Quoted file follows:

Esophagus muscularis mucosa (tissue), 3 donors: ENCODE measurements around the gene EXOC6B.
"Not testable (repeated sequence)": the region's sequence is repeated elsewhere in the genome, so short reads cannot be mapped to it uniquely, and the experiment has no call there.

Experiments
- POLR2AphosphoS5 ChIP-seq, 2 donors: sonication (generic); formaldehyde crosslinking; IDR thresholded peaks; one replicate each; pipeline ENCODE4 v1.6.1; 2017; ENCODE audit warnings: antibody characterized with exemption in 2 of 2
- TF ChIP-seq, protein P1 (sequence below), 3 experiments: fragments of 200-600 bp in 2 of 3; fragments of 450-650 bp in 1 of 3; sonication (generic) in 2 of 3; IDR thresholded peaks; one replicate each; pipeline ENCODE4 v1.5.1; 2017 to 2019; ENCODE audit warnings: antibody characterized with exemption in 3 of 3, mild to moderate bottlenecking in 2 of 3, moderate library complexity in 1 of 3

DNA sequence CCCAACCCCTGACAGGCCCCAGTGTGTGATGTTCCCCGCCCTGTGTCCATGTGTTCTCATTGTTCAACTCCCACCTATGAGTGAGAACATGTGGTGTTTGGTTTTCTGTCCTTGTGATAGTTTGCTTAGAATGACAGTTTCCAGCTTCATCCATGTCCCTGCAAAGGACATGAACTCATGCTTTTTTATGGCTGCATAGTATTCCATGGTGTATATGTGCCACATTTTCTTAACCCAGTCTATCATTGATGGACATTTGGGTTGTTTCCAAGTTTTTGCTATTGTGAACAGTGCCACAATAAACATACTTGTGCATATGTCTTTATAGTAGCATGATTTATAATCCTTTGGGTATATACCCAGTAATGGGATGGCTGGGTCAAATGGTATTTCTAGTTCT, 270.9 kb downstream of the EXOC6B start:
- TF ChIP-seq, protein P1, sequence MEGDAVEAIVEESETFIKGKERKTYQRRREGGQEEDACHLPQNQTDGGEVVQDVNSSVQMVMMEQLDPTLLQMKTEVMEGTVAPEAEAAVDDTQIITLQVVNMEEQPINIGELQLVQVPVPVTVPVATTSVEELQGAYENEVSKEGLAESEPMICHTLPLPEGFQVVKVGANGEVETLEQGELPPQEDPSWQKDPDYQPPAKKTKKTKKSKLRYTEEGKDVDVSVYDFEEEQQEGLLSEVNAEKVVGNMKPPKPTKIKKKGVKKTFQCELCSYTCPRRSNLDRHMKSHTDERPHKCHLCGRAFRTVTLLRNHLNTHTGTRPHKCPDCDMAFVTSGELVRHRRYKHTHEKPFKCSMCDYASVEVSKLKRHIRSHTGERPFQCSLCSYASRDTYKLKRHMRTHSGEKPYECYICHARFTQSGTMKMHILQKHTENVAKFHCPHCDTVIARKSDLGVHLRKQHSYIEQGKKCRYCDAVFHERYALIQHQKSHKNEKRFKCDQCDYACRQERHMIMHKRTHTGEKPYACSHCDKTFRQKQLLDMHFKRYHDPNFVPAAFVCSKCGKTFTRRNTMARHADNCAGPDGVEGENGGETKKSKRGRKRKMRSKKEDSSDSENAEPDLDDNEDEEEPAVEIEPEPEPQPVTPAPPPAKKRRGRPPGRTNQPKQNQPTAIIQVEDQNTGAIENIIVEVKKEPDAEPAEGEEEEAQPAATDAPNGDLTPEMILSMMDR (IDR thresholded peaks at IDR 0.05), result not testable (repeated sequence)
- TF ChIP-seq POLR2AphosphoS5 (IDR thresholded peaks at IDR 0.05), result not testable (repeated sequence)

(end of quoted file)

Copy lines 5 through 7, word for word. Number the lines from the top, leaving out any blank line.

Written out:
- TF ChIP-seq, protein P1 (sequence below), 3 experiments: fragments of 200-600 bp in 2 of 3; fragments of 450-650 bp in 1 of 3; sonication (generic) in 2 of 3; IDR thresholded peaks; one replicate each; pipeline ENCODE4 v1.5.1; 2017 to 2019; ENCODE audit warnings: antibody characterized with exemption in 3 of 3, mild to moderate bottlenecking in 2 of 3, moderate library complexity in 1 of 3

DNA sequence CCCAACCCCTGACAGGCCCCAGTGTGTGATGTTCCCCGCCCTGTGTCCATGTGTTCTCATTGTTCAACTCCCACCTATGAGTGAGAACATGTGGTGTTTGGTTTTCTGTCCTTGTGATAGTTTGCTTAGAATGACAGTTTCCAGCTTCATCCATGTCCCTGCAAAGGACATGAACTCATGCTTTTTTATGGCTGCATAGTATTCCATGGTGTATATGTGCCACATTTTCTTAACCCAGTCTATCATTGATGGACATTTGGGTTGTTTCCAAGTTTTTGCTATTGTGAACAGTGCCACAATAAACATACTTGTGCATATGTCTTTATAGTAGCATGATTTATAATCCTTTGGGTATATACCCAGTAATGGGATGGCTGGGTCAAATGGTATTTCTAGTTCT, 270.9 kb downstream of the EXOC6B start:
- TF ChIP-seq, protein P1, sequence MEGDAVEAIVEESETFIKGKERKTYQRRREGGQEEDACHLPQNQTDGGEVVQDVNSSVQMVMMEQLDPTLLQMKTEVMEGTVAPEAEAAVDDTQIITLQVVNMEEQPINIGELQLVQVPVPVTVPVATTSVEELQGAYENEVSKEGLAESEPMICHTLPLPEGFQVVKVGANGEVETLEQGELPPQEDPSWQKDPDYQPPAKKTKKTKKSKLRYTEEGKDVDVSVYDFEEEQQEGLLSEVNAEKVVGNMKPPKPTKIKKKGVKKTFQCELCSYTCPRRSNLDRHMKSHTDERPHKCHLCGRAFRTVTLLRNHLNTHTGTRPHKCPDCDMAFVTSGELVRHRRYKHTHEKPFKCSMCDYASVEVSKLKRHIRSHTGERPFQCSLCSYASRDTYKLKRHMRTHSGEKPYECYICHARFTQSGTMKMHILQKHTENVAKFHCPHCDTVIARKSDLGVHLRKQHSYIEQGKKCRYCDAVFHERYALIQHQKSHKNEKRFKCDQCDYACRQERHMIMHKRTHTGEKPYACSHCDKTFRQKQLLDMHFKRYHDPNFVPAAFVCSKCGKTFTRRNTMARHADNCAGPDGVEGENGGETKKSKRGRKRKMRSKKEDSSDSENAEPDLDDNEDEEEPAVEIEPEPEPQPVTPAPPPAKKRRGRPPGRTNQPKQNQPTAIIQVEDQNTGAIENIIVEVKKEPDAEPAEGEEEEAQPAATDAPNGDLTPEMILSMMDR (IDR thresholded peaks at IDR 0.05), result not testable (repeated sequence)